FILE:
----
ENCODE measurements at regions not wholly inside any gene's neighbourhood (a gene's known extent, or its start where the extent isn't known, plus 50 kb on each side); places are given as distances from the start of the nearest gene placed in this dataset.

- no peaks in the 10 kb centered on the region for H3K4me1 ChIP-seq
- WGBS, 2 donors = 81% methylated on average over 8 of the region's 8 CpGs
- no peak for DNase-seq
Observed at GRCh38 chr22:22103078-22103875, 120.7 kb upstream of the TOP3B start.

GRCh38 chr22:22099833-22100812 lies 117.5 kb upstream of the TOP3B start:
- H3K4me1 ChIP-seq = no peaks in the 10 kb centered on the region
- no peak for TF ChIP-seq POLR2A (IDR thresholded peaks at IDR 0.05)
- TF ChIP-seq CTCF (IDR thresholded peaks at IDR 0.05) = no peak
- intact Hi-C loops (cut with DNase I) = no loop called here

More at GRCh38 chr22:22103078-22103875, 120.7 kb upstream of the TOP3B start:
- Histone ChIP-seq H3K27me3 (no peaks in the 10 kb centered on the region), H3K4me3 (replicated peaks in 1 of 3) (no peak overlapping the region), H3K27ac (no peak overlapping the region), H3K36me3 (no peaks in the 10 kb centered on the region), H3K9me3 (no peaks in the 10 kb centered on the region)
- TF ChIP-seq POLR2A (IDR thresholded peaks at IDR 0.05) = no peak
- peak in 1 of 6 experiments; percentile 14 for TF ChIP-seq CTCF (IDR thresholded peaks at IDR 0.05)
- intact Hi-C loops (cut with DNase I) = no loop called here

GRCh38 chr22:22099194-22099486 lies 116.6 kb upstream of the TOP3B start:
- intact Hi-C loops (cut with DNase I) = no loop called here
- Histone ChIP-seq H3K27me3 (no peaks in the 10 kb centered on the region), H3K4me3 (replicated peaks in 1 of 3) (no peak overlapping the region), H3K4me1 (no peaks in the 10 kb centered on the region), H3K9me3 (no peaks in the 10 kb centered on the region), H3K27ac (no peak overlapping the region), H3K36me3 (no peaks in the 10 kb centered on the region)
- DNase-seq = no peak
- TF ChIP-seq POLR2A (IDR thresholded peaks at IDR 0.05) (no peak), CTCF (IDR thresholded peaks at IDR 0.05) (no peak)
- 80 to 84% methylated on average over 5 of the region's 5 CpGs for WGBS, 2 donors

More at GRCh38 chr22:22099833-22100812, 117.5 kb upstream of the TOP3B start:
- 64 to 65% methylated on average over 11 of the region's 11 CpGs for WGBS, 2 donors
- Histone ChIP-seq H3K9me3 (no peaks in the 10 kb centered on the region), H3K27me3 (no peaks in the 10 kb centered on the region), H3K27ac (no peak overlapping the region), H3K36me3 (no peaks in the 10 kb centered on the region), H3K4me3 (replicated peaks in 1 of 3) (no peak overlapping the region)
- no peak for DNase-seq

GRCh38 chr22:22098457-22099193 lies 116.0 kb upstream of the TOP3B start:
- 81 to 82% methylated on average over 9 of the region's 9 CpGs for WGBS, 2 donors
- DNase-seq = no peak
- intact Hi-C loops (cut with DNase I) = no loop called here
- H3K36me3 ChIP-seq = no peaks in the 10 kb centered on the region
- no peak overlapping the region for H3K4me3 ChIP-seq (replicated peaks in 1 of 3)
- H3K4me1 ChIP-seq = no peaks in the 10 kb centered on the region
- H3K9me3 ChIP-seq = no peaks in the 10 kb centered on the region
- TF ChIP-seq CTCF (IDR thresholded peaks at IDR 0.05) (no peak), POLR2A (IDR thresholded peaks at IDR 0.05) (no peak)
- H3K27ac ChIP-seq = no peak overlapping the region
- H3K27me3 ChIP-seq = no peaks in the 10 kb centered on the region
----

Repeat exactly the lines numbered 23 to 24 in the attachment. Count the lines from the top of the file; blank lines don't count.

- 64 to 65% methylated on average over 11 of the region's 11 CpGs for WGBS, 2 donors
- Histone ChIP-seq H3K9me3 (no peaks in the 10 kb centered on the region), H3K27me3 (no peaks in the 10 kb centered on the region), H3K27ac (no peak overlapping the region), H3K36me3 (no peaks in the 10 kb centered on the region), H3K4me3 (replicated peaks in 1 of 3) (no peak overlapping the region)